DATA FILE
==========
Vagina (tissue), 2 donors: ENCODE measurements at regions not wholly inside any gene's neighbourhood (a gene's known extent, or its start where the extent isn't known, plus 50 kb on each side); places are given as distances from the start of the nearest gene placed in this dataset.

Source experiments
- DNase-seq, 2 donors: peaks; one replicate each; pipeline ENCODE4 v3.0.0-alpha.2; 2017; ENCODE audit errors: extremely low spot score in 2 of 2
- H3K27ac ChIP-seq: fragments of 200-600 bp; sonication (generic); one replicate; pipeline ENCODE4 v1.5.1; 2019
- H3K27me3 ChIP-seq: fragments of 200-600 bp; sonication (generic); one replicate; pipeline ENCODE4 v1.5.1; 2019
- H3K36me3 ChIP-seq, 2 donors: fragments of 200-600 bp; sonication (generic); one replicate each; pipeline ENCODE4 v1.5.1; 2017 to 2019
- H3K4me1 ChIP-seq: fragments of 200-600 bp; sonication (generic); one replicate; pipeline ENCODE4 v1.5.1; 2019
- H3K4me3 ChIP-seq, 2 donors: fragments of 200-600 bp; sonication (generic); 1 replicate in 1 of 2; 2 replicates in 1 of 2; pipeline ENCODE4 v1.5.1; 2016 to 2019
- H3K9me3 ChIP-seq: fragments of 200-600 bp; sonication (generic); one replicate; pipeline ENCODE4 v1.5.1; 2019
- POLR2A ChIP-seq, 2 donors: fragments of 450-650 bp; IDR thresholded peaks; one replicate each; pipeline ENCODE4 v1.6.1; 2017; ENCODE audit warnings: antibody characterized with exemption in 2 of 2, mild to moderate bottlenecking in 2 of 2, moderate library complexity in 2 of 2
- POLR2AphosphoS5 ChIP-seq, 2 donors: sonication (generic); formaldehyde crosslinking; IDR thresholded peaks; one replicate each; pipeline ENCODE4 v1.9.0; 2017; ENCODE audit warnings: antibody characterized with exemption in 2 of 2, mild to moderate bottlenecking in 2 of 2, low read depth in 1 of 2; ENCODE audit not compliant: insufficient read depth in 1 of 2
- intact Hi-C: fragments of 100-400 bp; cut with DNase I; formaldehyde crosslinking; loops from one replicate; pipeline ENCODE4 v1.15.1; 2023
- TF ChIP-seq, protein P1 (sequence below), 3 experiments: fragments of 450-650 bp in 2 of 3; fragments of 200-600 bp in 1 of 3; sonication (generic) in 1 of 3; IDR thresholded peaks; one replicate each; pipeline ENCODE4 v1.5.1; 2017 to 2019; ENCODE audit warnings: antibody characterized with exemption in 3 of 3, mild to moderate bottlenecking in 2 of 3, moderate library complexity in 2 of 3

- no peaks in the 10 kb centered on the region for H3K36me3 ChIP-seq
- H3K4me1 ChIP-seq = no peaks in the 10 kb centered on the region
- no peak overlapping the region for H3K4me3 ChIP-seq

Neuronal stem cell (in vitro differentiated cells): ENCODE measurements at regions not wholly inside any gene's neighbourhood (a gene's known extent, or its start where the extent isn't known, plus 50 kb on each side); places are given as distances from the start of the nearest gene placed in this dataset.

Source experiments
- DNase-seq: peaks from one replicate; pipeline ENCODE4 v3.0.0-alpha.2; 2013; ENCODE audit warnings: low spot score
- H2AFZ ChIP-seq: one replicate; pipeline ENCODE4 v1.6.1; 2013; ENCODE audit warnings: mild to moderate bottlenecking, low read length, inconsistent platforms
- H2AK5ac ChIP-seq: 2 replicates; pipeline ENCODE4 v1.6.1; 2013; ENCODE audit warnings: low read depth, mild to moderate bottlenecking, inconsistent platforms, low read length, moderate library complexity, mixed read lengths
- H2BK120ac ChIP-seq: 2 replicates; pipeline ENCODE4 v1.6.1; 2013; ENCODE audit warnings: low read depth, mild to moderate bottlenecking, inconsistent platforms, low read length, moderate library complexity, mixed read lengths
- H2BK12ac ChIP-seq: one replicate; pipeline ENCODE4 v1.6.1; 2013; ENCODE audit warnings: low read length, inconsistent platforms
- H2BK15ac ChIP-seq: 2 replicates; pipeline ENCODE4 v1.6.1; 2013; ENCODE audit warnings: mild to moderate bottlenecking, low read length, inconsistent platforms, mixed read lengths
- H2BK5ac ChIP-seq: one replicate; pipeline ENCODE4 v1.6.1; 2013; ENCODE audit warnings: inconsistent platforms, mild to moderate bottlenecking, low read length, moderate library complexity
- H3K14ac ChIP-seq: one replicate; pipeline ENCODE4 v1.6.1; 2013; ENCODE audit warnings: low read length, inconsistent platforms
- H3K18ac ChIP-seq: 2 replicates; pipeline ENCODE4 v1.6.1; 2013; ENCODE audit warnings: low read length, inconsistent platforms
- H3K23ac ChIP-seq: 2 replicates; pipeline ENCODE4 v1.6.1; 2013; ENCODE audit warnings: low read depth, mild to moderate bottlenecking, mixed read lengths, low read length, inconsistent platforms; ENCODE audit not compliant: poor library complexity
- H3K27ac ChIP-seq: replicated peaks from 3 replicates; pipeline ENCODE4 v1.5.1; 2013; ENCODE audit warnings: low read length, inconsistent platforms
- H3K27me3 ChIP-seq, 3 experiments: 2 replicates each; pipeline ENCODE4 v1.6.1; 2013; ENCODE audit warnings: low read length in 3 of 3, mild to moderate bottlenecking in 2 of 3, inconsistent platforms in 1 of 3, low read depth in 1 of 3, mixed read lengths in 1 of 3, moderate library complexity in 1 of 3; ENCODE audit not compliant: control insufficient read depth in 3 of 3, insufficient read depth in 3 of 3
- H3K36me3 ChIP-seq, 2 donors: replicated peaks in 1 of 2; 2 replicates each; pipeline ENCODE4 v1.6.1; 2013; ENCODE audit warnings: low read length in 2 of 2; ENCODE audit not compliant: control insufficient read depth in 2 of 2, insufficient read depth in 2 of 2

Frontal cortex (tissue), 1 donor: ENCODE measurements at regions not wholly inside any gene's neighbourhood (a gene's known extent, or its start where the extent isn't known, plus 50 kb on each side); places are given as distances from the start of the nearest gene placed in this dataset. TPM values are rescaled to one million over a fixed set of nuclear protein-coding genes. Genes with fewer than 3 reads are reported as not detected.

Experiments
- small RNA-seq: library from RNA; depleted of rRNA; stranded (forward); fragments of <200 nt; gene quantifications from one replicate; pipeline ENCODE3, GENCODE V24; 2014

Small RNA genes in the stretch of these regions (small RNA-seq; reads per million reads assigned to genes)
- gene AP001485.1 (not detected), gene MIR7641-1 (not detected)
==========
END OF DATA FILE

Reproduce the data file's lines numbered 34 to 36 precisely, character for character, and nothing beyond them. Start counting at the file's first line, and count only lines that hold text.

- small RNA-seq: library from RNA; depleted of rRNA; stranded (forward); fragments of <200 nt; gene quantifications from one replicate; pipeline ENCODE3, GENCODE V24; 2014

Small RNA genes in the stretch of these regions (small RNA-seq; reads per million reads assigned to genes)
- gene AP001485.1 (not detected), gene MIR7641-1 (not detected)